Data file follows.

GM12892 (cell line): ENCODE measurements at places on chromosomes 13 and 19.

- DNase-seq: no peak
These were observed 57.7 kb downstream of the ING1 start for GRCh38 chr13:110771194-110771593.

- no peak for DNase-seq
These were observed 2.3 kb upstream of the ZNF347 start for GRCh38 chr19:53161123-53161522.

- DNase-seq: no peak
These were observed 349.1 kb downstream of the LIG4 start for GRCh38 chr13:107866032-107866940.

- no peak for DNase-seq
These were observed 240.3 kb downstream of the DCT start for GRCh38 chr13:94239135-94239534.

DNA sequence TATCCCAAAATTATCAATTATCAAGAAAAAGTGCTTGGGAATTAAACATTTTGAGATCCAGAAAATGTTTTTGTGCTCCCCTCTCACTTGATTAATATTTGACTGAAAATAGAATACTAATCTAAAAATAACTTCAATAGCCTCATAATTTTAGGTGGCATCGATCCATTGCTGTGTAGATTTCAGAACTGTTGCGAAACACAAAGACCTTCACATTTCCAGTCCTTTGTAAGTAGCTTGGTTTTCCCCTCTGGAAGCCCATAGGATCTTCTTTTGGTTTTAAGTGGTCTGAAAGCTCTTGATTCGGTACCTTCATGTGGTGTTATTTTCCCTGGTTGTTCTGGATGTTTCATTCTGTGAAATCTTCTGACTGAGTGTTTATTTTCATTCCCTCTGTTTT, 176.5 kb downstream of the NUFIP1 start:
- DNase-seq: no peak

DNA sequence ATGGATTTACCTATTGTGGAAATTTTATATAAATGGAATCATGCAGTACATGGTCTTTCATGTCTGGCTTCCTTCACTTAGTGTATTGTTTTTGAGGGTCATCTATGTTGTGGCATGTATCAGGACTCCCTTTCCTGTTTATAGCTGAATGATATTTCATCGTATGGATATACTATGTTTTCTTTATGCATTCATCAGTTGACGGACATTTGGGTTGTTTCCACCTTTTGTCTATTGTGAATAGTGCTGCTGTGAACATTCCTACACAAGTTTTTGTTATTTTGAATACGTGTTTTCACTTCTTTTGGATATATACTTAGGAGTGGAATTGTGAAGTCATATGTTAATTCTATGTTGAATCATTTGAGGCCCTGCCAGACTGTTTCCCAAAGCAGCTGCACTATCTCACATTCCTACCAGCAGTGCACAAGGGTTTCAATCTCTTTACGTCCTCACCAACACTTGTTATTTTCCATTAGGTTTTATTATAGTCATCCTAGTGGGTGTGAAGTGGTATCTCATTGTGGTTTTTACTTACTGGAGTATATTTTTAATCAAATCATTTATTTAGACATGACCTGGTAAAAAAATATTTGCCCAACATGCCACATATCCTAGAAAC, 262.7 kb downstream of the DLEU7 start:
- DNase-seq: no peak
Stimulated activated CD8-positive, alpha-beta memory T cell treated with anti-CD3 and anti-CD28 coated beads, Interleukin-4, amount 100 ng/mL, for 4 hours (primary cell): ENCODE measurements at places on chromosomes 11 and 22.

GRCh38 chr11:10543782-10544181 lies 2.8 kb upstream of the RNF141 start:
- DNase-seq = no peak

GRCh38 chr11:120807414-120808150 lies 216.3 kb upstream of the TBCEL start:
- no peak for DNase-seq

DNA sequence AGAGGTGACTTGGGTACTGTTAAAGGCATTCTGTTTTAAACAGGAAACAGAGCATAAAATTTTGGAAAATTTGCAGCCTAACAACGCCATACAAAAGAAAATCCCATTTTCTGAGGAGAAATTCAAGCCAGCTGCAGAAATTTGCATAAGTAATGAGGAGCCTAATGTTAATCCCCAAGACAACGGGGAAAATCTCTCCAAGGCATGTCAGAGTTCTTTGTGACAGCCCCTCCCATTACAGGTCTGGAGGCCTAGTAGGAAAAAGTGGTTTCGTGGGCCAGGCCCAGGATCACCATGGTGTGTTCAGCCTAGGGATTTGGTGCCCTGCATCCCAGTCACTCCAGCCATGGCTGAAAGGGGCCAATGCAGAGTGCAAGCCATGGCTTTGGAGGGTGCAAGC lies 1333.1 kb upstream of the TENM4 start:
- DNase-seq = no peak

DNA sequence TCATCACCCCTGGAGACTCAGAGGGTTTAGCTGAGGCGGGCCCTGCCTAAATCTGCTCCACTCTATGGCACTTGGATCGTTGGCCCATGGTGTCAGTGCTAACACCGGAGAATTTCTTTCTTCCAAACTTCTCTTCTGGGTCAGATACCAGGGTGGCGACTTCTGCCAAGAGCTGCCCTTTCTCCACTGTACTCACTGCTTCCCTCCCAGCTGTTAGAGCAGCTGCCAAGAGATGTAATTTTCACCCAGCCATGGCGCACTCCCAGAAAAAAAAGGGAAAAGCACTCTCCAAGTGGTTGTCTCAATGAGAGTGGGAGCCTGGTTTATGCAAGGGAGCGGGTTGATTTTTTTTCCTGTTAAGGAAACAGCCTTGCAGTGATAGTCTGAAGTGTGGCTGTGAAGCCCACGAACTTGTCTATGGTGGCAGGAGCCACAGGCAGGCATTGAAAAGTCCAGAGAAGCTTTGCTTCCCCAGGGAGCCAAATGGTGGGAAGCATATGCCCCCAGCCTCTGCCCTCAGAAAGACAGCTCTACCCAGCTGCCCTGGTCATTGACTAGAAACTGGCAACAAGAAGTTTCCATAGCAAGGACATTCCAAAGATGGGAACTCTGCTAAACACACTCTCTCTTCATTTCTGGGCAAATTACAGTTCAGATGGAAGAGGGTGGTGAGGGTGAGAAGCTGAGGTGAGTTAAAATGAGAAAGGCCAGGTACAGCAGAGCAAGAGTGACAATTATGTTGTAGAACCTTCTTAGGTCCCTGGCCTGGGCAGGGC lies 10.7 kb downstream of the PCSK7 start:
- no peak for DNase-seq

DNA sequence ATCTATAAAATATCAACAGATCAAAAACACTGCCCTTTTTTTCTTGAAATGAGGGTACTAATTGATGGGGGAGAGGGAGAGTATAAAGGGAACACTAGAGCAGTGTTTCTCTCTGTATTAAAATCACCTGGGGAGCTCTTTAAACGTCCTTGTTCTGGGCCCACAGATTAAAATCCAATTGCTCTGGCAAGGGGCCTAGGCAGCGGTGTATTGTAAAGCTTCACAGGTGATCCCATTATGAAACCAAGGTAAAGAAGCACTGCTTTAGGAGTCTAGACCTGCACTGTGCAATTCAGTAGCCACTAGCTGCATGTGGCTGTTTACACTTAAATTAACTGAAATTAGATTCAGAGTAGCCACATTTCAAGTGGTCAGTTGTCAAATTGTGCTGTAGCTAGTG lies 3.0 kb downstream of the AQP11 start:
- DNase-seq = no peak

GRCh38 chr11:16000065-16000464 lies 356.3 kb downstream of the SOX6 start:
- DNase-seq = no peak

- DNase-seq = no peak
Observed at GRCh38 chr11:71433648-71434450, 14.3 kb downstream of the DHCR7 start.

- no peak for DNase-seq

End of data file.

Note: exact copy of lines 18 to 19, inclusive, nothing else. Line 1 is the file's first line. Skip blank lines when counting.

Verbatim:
- no peak for DNase-seq

DNA sequence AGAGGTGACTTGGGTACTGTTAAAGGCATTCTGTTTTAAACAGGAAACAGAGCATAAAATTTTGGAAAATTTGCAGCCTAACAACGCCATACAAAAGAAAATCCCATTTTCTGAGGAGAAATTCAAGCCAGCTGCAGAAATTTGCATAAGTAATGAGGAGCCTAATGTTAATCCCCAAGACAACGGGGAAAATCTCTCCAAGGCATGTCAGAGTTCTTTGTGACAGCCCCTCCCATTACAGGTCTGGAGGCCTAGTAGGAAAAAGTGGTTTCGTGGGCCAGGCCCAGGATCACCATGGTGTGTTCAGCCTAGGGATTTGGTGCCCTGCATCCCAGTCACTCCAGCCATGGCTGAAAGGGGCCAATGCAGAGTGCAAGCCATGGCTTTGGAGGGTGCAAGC lies 1333.1 kb upstream of the TENM4 start: